Some risks — like the risk of a rainout when you schedule a round of golf two weeks ahead — are impossible to eliminate. Risks associated with business borrowing costs, in contrast, can be hedged efficiently, and growing numbers of middle-market companies are doing so.
While bond market analysts aren’t anticipating a spike in interest rates, even a modest increase could put a squeeze on business borrowers, particularly those in cyclical industries and those operating on thin margins.
With the Federal Reserve seeking economic justification to begin ratcheting rates back to more traditional levels, companies accustomed to low borrowing costs cannot take today’s favorable environment for granted.
Basic Hedging Tools
Interest rate hedging techniques include caps, collars and swaps.
With a cap, the lender agrees, for a fixed period of time, to a ceiling on the interest rate on a borrower’s variable rate loan in exchange for an up-front fee.
A collar arrangement involves hedging both an upper limit with a cap and lower limit with a floor on the variable loan. While the borrower is protected when the variable rate exceeds the cap, the borrower gives up the potential to come out ahead if rates drop below the floor rate.
With a swap, the borrower continues to pay the bank whatever is due based on the variable rate loan as before; the original loan contract remains intact. The borrower then enters into a separate agreement with the bank’s Derivatives Group to effectively lock in its interest rate.
On each payment date, if the interest rate the borrower pays on the loan is less than the agreed upon fixed rate, the borrower makes an additional payment to the Derivatives Group to bring the effective interest cost up to the agreed upon rate.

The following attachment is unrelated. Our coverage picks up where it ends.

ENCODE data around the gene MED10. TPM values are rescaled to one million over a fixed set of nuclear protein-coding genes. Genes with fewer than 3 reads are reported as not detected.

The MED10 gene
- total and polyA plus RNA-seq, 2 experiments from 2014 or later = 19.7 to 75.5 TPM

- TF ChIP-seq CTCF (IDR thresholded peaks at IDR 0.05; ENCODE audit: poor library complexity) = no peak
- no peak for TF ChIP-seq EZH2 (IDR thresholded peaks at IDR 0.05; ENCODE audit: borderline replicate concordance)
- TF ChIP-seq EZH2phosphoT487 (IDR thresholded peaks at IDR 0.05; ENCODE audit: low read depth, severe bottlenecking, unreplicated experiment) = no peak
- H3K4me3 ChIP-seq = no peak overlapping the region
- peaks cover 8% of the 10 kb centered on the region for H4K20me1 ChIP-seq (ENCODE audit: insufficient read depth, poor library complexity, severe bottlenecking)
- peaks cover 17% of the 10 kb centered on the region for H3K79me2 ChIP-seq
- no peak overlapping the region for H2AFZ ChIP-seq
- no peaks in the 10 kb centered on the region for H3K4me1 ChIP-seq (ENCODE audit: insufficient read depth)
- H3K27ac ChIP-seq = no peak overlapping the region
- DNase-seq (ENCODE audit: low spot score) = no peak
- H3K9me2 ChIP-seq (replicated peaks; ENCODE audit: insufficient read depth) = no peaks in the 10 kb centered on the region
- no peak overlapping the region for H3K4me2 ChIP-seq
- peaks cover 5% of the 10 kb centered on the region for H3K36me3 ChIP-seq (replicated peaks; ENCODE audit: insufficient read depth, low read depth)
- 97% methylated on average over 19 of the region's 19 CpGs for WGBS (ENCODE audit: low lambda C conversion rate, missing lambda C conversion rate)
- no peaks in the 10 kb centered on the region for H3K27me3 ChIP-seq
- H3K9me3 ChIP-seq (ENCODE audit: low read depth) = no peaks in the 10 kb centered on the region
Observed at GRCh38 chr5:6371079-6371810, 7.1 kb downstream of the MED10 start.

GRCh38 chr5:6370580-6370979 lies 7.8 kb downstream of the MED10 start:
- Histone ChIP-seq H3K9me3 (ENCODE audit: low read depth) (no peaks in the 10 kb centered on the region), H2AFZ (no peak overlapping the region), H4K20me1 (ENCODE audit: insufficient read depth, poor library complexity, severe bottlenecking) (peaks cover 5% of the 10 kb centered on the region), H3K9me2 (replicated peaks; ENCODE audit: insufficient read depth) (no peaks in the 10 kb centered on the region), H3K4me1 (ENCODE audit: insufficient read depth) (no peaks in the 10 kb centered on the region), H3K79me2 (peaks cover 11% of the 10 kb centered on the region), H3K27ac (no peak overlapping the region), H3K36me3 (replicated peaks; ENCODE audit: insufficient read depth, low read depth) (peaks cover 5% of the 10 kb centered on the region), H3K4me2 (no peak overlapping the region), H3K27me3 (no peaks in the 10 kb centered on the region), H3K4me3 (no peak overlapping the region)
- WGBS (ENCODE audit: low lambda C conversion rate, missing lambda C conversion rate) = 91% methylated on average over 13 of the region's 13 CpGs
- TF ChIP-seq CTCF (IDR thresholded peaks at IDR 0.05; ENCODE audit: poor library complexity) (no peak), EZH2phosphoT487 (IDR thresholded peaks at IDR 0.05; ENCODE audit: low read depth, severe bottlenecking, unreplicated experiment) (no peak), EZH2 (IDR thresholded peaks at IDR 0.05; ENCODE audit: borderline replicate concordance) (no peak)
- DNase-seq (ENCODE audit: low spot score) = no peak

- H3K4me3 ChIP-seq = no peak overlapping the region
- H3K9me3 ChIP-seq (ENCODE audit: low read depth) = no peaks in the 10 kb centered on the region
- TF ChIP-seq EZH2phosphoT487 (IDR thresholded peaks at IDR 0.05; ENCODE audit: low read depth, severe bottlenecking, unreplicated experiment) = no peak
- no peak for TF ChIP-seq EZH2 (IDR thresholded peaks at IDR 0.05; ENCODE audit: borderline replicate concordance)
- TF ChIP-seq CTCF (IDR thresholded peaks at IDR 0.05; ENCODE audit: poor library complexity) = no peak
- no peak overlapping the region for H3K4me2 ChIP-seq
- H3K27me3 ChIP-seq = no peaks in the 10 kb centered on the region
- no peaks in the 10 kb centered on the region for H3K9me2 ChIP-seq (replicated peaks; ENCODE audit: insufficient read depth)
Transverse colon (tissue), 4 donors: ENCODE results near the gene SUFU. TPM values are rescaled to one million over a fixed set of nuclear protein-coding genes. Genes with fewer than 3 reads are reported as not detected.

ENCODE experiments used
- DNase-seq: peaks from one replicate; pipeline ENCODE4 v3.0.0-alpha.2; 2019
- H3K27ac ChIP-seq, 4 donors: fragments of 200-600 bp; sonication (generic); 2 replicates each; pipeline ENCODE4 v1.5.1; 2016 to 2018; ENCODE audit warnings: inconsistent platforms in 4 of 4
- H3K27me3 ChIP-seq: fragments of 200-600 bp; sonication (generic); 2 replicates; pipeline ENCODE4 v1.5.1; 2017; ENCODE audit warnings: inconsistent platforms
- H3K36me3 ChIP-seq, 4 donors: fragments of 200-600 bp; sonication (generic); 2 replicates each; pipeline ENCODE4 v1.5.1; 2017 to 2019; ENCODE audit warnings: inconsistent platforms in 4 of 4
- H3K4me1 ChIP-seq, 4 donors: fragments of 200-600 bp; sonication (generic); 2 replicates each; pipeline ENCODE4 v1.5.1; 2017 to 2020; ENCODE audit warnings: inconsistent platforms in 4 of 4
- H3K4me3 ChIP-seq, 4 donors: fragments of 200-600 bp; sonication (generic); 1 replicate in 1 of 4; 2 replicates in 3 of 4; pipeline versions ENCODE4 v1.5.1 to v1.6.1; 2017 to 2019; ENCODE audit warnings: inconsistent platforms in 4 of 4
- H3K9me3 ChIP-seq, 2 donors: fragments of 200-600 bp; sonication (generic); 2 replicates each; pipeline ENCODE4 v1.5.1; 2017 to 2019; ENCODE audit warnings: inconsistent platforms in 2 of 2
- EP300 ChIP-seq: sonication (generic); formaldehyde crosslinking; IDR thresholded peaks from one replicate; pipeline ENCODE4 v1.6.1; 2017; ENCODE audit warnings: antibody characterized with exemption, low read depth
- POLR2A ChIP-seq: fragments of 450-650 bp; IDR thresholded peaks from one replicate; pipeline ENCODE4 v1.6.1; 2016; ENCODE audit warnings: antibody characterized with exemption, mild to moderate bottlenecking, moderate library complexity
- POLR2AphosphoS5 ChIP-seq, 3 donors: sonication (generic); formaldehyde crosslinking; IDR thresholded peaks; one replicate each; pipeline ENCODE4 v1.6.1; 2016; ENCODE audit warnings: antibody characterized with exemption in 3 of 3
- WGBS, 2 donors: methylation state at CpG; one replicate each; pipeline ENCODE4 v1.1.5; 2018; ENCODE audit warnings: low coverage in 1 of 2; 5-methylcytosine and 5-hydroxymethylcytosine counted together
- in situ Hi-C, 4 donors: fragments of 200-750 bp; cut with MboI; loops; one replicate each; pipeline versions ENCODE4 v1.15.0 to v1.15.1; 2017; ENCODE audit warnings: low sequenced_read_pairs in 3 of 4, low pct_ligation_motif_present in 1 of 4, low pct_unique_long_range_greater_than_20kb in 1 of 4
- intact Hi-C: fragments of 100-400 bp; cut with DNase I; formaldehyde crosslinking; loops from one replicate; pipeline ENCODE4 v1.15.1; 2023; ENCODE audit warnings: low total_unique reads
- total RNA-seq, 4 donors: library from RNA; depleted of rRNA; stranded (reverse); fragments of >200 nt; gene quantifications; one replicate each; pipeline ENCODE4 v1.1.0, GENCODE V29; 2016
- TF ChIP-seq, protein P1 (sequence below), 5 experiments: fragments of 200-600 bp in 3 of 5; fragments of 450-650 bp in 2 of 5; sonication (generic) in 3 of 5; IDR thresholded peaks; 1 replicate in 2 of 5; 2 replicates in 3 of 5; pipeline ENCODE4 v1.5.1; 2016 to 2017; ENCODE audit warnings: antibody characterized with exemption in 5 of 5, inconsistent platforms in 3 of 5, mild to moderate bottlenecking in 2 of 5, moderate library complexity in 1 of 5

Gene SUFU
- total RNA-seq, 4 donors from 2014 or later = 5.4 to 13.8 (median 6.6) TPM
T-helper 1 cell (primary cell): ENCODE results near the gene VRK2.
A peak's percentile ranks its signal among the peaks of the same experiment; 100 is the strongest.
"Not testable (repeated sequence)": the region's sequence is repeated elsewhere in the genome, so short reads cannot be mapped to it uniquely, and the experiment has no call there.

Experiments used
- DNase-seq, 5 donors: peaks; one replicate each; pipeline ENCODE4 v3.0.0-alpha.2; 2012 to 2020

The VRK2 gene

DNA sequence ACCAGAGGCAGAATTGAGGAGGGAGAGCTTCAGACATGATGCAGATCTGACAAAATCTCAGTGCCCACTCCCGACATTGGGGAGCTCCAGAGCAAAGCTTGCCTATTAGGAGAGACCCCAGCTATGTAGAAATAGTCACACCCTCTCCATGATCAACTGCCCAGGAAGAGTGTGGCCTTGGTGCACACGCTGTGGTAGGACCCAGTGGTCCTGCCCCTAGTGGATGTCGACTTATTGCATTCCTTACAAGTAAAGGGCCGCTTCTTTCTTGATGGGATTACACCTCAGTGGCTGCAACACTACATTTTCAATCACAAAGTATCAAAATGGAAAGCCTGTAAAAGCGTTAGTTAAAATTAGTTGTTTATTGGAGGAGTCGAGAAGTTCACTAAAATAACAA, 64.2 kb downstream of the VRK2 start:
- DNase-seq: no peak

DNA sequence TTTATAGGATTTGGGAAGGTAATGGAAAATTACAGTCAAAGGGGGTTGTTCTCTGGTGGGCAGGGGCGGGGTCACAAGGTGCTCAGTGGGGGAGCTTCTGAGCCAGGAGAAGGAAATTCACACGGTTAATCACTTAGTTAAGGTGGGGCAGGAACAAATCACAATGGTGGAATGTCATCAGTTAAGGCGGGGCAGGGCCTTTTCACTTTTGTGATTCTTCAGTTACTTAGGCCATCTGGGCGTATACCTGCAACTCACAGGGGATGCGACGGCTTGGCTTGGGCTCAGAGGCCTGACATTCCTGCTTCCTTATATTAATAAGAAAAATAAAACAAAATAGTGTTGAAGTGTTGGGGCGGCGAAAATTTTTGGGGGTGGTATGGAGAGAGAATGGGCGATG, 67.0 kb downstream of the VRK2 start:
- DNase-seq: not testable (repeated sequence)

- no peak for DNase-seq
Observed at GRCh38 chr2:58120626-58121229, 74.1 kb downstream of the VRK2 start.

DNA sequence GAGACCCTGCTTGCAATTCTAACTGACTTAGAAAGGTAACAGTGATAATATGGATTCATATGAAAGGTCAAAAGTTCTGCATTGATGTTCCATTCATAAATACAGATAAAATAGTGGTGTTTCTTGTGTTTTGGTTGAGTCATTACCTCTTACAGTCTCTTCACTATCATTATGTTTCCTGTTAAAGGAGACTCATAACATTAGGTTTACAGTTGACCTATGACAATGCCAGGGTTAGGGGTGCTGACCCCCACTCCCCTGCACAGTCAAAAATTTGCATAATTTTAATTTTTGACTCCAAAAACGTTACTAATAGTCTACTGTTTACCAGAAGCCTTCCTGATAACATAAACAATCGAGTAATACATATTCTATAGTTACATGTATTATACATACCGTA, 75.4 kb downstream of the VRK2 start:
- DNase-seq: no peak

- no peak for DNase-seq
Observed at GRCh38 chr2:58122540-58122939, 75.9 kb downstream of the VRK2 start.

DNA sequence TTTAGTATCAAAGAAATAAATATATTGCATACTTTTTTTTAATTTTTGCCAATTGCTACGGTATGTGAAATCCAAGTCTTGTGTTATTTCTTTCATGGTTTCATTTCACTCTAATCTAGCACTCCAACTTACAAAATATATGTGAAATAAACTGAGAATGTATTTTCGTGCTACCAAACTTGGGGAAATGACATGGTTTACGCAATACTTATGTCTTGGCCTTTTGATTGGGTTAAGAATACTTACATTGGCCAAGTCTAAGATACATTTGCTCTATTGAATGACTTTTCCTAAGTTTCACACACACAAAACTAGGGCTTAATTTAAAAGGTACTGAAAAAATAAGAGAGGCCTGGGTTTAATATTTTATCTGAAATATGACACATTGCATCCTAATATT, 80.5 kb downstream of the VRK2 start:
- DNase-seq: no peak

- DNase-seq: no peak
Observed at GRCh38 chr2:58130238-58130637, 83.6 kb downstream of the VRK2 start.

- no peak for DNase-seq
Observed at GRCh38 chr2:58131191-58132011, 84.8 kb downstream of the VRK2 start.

If the interest rate the borrower pays on the loan is more than the agreed upon fixed rate, the customer makes the higher interest payment on the loan and the Derivatives Group reimburses the customer for the amount to bring the effective interest cost down to the agreed upon rate.
To be eligible for any derivative product, Dodd-Frank regulations require companies to have at least $10 million in assets or a net worth of at least $1 million. A swap generally is economically viable for a loan whose value times the average life of the swap is at least $6 million. Thus a $1 million loan with a six year swap contract would meet the test.
One of the main benefits of derivative products is their flexibility. The duration of swap contracts does not need to coincide with the underlying loan’s term. For example, a borrower with a 10-year variable rate loan term might decide only to hedge the first five years of the loan, leaving open the opportunity to negotiate a new swap agreement in five years. The borrower’s motivation for doing so would stem from the general pattern that the longer the swap, the higher its cost.
It may also be possible to arrange a swap that doesn’t kick in until some date in the future.
Swap contracts can be terminated by the borrower prematurely. If interest rates for the remaining term are lower than the contract rate at the time of the termination, the borrower will be required to pay a fee that will make the bank “whole” to the contract rate. But if the contract rate is higher, the borrower will receive a fee from the bank that will make the borrower “whole” to the contract rate.
Some companies structure cancel options into the interest rate swap contract to provide for unforeseen events such as asset sales, unexpected cash flows or business changes.
To learn more about managing interest rate risk, contact us. Our Derivatives Specialists can help you understand derivatives products and evaluate an appropriate hedging strategy designed to protect your business’s bottom line.